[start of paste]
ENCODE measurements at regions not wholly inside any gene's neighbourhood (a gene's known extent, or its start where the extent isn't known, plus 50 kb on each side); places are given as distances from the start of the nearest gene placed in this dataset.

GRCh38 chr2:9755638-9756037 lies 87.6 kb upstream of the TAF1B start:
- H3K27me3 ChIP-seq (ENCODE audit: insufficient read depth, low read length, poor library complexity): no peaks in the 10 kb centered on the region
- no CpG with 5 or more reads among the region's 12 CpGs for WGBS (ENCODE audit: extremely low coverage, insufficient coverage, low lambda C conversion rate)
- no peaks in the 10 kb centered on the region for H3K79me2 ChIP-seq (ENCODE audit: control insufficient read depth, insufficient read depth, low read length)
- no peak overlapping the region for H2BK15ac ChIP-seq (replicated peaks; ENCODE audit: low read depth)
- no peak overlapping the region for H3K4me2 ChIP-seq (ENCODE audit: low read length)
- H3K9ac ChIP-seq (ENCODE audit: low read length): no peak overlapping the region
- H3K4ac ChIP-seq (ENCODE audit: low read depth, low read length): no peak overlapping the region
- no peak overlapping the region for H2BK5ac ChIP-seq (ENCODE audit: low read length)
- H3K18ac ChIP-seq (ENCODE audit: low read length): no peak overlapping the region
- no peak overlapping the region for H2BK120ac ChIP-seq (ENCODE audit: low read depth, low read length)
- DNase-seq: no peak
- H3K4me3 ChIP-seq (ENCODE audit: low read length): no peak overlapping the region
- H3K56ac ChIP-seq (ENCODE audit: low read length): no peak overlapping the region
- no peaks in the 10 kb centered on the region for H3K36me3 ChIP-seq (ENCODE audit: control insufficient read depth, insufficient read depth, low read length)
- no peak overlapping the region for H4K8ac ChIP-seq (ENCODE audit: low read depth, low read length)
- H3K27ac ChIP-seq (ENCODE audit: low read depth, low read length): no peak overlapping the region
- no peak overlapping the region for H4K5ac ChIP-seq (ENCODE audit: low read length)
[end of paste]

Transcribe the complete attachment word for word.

ENCODE measurements at regions not wholly inside any gene's neighbourhood (a gene's known extent, or its start where the extent isn't known, plus 50 kb on each side); places are given as distances from the start of the nearest gene placed in this dataset.

GRCh38 chr2:9755638-9756037 lies 87.6 kb upstream of the TAF1B start:
- H3K27me3 ChIP-seq (ENCODE audit: insufficient read depth, low read length, poor library complexity): no peaks in the 10 kb centered on the region
- no CpG with 5 or more reads among the region's 12 CpGs for WGBS (ENCODE audit: extremely low coverage, insufficient coverage, low lambda C conversion rate)
- no peaks in the 10 kb centered on the region for H3K79me2 ChIP-seq (ENCODE audit: control insufficient read depth, insufficient read depth, low read length)
- no peak overlapping the region for H2BK15ac ChIP-seq (replicated peaks; ENCODE audit: low read depth)
- no peak overlapping the region for H3K4me2 ChIP-seq (ENCODE audit: low read length)
- H3K9ac ChIP-seq (ENCODE audit: low read length): no peak overlapping the region
- H3K4ac ChIP-seq (ENCODE audit: low read depth, low read length): no peak overlapping the region
- no peak overlapping the region for H2BK5ac ChIP-seq (ENCODE audit: low read length)
- H3K18ac ChIP-seq (ENCODE audit: low read length): no peak overlapping the region
- no peak overlapping the region for H2BK120ac ChIP-seq (ENCODE audit: low read depth, low read length)
- DNase-seq: no peak
- H3K4me3 ChIP-seq (ENCODE audit: low read length): no peak overlapping the region
- H3K56ac ChIP-seq (ENCODE audit: low read length): no peak overlapping the region
- no peaks in the 10 kb centered on the region for H3K36me3 ChIP-seq (ENCODE audit: control insufficient read depth, insufficient read depth, low read length)
- no peak overlapping the region for H4K8ac ChIP-seq (ENCODE audit: low read depth, low read length)
- H3K27ac ChIP-seq (ENCODE audit: low read depth, low read length): no peak overlapping the region
- no peak overlapping the region for H4K5ac ChIP-seq (ENCODE audit: low read length)